Prove your concept through contrast. I started my first business (window washing) when I was 16 years old. The sales method that I developed at that time has served me well in subsequent businesses. The pitch went something like this. “Hello, I’m Larry and I’m washing windows for people on your street today. May I show you how I produce the perfect window? I can demonstrate my method on this front window right here.” Few residents could refuse this offer. I would then wash one pain glass, explaining how I get in the corners and avoid streaks, while leaving the surrounding pains or adjacent windows unwashed. The contrast was always startling, and my future customer would be surprised by how dirty their windows were. My close ratio was north of 50%. This method will work for any business that can perform a small portion of a larger contract, and thereby prove the value of the offering.
Share an adventure with your prospects and clients. You could take a prospect to lunch, dinner, or a local NBA game. Such venues are excellent for building relationships, but they are also fairly common. Assuming that the depth of bonding and rapport building is directly proportional to the quality of the shared experience, a round of golf will not create the same connection as a true adventure. Jim Lindblom is the owner of Glacier Bay County Inn, located in Gustavus, Alaska, right on the edge of Glacier Bay National Park. “Many of our guests are actually business people who bring prospects and clients along with them. There is so much to do here—fishing, whale watching, hiking, hunting, kayaking, bear watching, flight seeing, glacier exploring—that by the time people leave here they have created shared memories and built relationships that will last a lifetime.” I think Jim is right. I once took an 8-day river trip through the Grand Canyon with a group of business contacts. That experience and those relationships have made a lasting and indelible impression on me. There’s just something about getting away, disengaging from work, and connecting with fellow adventurers that cannot be replicated in everyday surroundings.
Establish genuine trust quickly.The Speed of Trust (Free Press, reprint edition, 2008) by Stephen M. R. Covey provides an excellent road map for building trust with prospective and existing customers. I highly recommend this book. Of course, suggestions 1—3 above can also establish trust. Speaking of trust, there is an attitude that I have observed that seems to build trust more quickly than anything else, and that is wanting to help a prospect more than you want to make the sale. This attitude is embodied in phrases like, our product may not be right for you; if what we offer doesn’t work for you I can recommend a competitor who might be a better fit; or, we can’t completely satisfy everyone so I hope you’ll let me know how we would need to change what we do to better solve your problem.We can all tell if a sales person has our best interests in mind, and at times they do not. When the welfare of your prospect is more important than hitting quota, you’ll probably start hitting quota more easily.
Many startup entrepreneurs dream of landing marquee clients – names known around the world. Whatever business you’re in or trying to be in, few things signal the arrival of your business more clearly than catering to the rich and famous. And few things can do more to amplify your brand – or destroy it – than working with the world’s glitterati. Just one tweet, one photo, one mention from the right person can change your brand and business immediately.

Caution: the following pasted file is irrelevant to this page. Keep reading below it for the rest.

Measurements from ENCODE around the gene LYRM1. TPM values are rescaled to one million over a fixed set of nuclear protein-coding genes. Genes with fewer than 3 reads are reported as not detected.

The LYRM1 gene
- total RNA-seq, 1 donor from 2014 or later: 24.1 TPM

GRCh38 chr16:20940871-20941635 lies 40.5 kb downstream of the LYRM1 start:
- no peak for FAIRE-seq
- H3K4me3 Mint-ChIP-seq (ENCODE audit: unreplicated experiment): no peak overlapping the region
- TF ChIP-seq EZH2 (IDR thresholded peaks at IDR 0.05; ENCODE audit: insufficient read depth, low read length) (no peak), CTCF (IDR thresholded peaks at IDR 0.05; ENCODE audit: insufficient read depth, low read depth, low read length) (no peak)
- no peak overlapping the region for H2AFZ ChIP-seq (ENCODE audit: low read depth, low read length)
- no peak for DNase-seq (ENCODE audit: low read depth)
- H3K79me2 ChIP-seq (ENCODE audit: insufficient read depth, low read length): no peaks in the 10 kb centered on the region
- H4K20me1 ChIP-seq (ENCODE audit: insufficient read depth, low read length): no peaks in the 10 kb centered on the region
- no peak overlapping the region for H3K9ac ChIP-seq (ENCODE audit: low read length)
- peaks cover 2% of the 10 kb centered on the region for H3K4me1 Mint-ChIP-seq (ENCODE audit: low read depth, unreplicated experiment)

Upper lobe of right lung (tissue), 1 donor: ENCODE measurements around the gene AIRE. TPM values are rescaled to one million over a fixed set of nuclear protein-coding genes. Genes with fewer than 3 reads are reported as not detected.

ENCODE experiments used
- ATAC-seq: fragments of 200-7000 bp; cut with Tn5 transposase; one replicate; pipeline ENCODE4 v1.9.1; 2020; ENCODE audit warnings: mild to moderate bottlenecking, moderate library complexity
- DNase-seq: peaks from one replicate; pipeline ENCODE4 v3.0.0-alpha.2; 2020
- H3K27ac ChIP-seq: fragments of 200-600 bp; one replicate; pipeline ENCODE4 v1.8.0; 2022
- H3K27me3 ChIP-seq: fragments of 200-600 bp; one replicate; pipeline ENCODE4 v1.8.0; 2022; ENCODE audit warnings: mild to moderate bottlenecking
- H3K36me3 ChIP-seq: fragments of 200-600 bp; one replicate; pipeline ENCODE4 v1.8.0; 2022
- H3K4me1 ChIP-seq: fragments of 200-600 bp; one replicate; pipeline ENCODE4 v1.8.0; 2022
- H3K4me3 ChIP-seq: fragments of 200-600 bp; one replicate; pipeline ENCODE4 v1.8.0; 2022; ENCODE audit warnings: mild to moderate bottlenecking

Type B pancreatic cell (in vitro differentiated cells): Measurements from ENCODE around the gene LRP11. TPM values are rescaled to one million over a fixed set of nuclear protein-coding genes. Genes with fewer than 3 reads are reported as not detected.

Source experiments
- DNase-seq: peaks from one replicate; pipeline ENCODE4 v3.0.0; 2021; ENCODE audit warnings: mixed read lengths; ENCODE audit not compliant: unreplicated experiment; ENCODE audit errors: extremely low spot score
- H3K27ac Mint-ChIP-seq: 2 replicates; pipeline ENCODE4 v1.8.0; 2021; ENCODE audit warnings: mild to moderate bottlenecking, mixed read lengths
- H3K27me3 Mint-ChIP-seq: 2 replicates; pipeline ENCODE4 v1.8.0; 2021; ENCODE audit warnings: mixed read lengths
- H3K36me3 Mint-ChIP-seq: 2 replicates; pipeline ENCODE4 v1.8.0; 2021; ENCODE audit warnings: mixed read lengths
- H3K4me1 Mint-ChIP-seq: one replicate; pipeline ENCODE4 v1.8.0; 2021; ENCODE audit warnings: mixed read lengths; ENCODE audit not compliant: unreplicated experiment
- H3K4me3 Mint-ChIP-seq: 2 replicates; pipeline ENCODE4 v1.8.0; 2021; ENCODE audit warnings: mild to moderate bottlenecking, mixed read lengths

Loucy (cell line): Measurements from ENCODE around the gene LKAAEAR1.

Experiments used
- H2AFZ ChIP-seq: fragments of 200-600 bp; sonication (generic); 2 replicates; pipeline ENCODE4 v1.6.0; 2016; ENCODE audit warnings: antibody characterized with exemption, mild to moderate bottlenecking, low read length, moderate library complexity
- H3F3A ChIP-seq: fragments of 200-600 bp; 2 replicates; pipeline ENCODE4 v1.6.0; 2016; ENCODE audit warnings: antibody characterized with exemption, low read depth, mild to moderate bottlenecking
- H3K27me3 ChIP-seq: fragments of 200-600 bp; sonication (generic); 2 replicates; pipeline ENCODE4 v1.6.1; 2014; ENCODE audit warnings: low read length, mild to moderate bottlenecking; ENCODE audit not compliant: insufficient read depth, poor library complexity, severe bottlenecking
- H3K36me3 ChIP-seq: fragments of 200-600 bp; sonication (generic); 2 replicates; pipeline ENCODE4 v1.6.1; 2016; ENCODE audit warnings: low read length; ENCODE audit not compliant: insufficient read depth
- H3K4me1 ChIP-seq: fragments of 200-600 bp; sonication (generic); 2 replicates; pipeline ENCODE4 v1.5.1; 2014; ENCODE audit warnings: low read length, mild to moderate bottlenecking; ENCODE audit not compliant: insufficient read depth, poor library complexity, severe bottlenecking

Finding celebrity clients is tricky since most of the business they do is by referral – one movie star telling another or one athlete sharing a tip with a teammate. But once you land one or two, keeping them happy under the prospect of instant, worldwide attention can be a challenge.
How To Win A Difficult Negotiation With “The Steak Clause”
“In the 2001 hit movie A Beautiful Mind, we got a peek into the brain of Nobel Prize-winning mathematician John Nash. Brilliant (but also schizophrenic), Nash pioneered a negotiating concept known as the Nash Equilibrium. His insights, in particular about when it pays (or doesn’t) to change course, would go on to be applied to everything from nuclear arms negotiations to traffic planning and penalty kicks in football.
I’m not a mathematician. I’m certainly no John Nash. And this is no Nash Equilibrium. But I’d like to humbly present my small contribution to negotiation strategy: I call it the Steak Dinner Clause. It probably won’t change the course of global affairs, but it might just improve your next business deal.”
For the third year in a row, business owners in the U.S. say retaining valuable employees is their biggest worry. A 2015 survey conducted by Payscale shows that 63 percent of businesses report “employee retention as their #1 concern … a massive (125 percent) increase in concern since 2009.”
If you’re a business owner, non-qualified benefit plans let you reward the commitment of your most important employees with financial incentives. Unlike qualified plans (such as 401(k) plans), which must be made available to all employees, you can select which key employees will receive these non-qualified benefits, and you determine the level and types of benefits provided.
How to Design a Team to Deliver Powerful Capabilities
Does the way your company manages its strategy influence the effectiveness of your teams? And does the way you manage teams affect your strategy? We believe the answer to both questions is yes, and in a new research study under way now, we’re testing that hypothesis.
There is a lot of hype surrounding data and analytics. Firms are constantly exhorted to set strategies in place to collect and analyze big data, and warned about the potential negative consequences of not doing so. For example, the Wall Street Journal recently suggested that companies sit on a treasure trove of customer data but for the most part do not know how to use it. In this article we explore why. Based on our work with companies that are trying to find concrete and usable insights from petabytes of data, we have identified four common mistakes managers make when it comes to data.